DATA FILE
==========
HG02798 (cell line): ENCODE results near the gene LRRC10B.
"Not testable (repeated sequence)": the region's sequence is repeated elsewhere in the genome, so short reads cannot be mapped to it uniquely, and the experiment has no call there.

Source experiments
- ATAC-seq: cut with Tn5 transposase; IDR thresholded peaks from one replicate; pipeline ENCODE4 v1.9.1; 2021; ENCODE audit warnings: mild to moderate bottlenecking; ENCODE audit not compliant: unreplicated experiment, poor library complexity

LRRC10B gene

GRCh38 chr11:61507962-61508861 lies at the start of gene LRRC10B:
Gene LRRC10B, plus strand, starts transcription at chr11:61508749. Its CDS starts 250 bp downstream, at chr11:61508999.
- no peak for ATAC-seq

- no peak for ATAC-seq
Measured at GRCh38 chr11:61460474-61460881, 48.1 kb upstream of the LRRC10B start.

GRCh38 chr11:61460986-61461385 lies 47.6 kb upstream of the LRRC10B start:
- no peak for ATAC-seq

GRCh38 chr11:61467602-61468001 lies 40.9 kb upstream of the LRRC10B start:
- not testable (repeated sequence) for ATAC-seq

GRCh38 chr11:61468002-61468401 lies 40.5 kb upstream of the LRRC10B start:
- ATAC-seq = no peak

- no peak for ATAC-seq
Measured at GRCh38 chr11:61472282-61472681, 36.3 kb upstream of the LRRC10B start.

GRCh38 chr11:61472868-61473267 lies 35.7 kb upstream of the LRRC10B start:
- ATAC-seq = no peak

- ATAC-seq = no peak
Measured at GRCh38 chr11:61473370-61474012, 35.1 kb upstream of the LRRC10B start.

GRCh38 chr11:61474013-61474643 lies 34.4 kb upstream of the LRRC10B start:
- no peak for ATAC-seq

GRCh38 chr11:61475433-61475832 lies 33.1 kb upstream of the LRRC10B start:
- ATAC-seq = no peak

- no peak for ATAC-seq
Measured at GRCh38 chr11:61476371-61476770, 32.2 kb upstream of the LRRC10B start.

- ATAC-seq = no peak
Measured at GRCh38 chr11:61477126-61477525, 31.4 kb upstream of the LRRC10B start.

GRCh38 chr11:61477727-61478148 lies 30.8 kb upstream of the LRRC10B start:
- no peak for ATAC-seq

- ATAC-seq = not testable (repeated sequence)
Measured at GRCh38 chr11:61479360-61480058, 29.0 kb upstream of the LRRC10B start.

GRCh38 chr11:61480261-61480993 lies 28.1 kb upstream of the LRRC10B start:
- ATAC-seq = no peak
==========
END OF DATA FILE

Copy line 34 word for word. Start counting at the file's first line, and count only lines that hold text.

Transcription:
Measured at GRCh38 chr11:61479360-61480058, 29.0 kb upstream of the LRRC10B start.